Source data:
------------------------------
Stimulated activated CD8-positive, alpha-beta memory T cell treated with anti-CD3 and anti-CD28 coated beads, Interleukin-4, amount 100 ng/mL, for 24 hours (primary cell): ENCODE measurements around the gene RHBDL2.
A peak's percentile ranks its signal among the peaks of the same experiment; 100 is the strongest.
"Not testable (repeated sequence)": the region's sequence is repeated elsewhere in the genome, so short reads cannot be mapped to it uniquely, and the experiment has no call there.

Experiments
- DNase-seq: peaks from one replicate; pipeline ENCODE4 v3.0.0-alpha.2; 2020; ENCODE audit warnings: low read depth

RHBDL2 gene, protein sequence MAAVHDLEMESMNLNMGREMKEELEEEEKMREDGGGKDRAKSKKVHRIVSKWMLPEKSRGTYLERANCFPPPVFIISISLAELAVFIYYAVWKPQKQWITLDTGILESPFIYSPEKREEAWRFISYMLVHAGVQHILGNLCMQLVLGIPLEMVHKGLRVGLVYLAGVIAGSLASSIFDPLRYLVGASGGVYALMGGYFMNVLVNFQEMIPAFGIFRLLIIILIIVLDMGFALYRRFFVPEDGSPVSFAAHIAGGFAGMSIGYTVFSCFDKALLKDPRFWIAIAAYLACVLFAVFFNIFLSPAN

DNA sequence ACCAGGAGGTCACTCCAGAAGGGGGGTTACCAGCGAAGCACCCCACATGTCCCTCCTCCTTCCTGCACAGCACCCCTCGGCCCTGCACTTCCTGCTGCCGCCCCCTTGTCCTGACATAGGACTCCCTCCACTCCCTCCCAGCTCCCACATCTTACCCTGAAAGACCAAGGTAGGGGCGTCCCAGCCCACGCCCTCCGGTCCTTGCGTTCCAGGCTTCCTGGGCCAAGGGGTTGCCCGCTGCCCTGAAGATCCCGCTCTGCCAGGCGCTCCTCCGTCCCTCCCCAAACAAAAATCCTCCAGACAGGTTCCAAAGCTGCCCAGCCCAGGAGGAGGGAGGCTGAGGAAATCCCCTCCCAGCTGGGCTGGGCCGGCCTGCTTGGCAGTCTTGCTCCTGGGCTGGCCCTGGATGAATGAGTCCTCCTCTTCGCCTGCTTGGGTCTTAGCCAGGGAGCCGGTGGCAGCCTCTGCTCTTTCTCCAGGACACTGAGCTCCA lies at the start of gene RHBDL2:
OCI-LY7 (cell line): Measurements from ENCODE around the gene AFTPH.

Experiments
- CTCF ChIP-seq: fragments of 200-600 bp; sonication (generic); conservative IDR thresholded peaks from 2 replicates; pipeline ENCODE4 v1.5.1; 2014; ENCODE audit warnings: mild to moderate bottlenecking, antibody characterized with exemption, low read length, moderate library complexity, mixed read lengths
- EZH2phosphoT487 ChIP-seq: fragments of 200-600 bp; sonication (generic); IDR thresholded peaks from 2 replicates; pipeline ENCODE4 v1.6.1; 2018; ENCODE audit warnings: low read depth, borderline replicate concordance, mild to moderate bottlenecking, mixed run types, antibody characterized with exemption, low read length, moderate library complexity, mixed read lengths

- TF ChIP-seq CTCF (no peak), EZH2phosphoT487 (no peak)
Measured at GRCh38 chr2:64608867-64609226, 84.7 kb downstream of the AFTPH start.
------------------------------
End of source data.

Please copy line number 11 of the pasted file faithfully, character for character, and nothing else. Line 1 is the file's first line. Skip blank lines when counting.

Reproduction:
- EZH2phosphoT487 ChIP-seq: fragments of 200-600 bp; sonication (generic); IDR thresholded peaks from 2 replicates; pipeline ENCODE4 v1.6.1; 2018; ENCODE audit warnings: low read depth, borderline replicate concordance, mild to moderate bottlenecking, mixed run types, antibody characterized with exemption, low read length, moderate library complexity, mixed read lengths